Although this case deals with emails, the statutory language is not limited to email. Public agencies should evaluate their record retention policies first to make sure that the policies describe how and for how long various records will be kept. Also, agencies should make sure that these policies are being followed and that records are being kept for the correct amount of time – no more and no less.

How Schools Should Handle Teacher Sexual Misconduct

Sadly, Pennsylvania Commonwealth Court Judge Kevin Brobson accurately described one unfortunate result of sexual misconduct by teachers and coaches. In a concurring opinion he authored last month, Judge Brobson wrote:

The days of allowing our children to roam their neighborhoods, to walk to school, or to play on a playground are gone, replaced with concern that a stranger’s single kind word to a child may be the opening salvo to a heinous act. “Grooming” is a word that we no longer think of as involving personal hygiene. Although we are all importantly more aware than we used to be of the dangers that our children, our most precious assets, face, we and they are also less innocent as a result and, sadly, less free.

That quote came from a decision in the case of Harden v. Rosie and the Albert Gallatin School District, in which the Court concluded the school district was not liable to the family of a female student who became engaged in a sexual relationship with a teacher in the District.

After the family notified the District about the relationship , the District suspended teacher Donald Rosie, investigated the claim and ultimately fired him upon concluding that the report was accurate. The family sued under Title IX, which does provide a private cause of action for permitting students to suffer sexual harassment or discrimination in school.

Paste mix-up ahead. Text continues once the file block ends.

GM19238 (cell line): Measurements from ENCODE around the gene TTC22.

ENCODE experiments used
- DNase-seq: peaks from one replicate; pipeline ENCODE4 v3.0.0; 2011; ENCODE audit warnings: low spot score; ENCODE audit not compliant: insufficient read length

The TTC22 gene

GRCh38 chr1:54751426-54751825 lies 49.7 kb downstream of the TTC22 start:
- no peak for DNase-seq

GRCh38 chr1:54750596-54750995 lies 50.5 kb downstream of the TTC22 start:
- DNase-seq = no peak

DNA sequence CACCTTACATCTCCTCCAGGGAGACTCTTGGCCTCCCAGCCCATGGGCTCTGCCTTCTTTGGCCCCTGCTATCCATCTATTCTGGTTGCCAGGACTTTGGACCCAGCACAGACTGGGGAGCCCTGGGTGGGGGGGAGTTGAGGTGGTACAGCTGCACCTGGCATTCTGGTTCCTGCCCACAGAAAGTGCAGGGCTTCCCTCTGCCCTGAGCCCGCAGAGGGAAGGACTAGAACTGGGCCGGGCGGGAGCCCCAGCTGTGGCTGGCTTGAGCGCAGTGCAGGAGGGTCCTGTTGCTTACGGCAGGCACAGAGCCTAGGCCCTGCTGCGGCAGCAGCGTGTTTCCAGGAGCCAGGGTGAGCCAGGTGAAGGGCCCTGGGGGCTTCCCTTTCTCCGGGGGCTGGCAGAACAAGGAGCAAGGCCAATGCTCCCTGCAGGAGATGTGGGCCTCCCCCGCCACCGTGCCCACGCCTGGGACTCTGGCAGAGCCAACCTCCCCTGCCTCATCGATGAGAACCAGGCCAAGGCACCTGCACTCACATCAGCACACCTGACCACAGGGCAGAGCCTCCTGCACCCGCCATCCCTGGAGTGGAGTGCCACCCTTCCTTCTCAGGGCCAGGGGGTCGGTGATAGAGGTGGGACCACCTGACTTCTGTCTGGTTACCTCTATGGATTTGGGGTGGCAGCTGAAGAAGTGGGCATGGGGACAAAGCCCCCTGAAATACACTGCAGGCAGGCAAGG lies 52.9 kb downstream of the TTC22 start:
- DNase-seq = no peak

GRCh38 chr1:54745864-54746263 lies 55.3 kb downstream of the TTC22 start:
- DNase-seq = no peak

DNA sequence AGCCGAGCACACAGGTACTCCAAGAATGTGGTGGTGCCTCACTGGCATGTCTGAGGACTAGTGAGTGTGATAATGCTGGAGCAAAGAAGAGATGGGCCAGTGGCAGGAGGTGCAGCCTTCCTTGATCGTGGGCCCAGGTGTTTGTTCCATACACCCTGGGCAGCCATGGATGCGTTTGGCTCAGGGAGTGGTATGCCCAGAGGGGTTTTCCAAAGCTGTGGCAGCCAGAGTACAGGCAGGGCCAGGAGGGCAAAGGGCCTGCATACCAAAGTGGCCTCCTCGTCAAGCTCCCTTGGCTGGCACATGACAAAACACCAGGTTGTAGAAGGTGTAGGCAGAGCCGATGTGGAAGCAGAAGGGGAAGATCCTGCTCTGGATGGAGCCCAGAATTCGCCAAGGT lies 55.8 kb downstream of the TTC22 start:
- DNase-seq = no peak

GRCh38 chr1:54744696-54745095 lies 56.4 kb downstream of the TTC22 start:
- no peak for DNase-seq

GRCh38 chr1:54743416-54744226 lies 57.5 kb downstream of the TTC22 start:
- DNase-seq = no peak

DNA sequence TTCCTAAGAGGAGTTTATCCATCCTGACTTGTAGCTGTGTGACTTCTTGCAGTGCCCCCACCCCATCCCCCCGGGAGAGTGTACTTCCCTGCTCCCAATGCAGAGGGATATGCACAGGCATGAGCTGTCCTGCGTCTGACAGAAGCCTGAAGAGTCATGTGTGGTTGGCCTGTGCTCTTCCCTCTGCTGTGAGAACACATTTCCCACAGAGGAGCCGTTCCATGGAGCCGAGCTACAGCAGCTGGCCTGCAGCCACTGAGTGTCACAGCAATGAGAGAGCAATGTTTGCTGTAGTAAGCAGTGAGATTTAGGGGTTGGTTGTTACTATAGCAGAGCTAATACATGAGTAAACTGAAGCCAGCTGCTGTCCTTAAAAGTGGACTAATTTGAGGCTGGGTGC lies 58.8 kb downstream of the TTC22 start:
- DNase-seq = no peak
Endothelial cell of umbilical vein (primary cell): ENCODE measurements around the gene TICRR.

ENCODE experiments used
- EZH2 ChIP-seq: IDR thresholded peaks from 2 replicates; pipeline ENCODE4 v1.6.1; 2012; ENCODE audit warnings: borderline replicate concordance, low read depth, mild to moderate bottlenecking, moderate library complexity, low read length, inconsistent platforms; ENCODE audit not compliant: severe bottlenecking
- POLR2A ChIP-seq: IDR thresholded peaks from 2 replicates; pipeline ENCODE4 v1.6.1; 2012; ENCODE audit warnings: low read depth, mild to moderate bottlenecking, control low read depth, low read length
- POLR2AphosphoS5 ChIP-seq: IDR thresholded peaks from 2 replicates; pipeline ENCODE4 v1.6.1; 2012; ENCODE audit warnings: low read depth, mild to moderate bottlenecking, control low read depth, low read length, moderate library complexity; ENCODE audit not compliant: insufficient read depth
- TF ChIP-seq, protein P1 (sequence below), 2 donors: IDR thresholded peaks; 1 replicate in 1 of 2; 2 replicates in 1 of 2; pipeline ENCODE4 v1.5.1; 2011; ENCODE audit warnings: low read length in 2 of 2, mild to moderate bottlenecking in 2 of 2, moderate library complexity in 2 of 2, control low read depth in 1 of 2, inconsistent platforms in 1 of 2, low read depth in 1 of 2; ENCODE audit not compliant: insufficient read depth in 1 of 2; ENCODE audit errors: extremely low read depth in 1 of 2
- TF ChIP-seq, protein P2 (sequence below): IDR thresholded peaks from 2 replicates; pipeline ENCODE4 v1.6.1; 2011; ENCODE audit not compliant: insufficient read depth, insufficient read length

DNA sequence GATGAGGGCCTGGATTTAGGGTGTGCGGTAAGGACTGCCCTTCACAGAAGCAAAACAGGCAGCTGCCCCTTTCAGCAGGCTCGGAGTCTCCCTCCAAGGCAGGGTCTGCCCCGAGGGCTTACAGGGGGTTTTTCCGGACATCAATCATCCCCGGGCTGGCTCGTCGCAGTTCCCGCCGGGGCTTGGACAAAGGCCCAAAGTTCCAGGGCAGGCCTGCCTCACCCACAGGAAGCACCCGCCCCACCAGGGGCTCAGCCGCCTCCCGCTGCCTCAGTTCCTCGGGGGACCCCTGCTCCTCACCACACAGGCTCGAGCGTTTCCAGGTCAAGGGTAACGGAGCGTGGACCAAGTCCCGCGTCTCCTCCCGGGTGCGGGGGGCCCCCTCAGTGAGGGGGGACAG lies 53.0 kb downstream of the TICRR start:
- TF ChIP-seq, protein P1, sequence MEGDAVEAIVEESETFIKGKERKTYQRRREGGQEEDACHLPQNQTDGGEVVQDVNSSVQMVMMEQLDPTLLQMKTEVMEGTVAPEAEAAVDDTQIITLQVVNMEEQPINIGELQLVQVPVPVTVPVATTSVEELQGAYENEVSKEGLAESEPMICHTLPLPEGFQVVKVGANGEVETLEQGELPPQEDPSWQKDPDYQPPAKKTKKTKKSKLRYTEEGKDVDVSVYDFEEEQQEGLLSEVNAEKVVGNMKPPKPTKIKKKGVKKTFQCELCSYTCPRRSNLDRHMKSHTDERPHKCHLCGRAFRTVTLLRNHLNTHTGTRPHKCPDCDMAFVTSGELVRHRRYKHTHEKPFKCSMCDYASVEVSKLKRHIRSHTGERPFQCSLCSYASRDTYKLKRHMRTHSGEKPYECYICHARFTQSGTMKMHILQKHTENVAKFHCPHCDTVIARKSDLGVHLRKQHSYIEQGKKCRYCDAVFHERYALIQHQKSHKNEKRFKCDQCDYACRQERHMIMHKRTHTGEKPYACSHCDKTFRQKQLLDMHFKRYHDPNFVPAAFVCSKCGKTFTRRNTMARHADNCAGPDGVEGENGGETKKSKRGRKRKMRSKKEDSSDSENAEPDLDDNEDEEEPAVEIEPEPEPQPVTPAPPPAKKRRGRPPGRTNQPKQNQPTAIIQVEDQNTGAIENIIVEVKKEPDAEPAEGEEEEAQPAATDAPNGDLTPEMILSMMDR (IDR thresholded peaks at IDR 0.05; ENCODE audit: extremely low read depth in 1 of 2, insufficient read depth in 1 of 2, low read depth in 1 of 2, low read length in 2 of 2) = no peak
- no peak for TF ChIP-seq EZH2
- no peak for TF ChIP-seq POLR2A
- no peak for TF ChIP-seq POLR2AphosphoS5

After a trial, the jury determined that the student was subjected to sexual harassment and that the district was responsible. The Commonwealth Court, though, ultimately concluded that the District was NOT responsible.


For a plaintiff to be successful in a Title IX claim against a school district, the plaintiff must show (1) that the district had actual knowledge of the harassment and (2) that the district acted with deliberate indifference to the known harassment.

Here, the Court determined there was no evidence at all that there was a sexual relationship with the student, but it spent a lot of time discussing what exactly the District did or did not know about “inappropriate behavior” that may have been discovered during the long career of Mr. Rosie. Read the Court’s description on pages 11 through 22 to get an idea of the kinds of issues and questions that surrounded him.

At the conclusion of this discussion, the Court determined that none of this information was enough to give the District actual knowledge of a problem. With the benefit of hindsight, of course, the situation looks very different than it might have appeared on the front end, but still these various incidents of inappropriate behavior were not enough to show actual knowledge of the likelihood of a sexual relationship with this plaintiff.

Judge Brobson concludes in his concurring opinion quoted above that the question of actual knowledge is a much closer one than the other judges seem to believe. Schools should be very careful to look for signs not only of actual sexual misconduct but the grooming activities that appear less devious, or even purely innocent, but that are intended to be “the opening salvo to a heinous act.”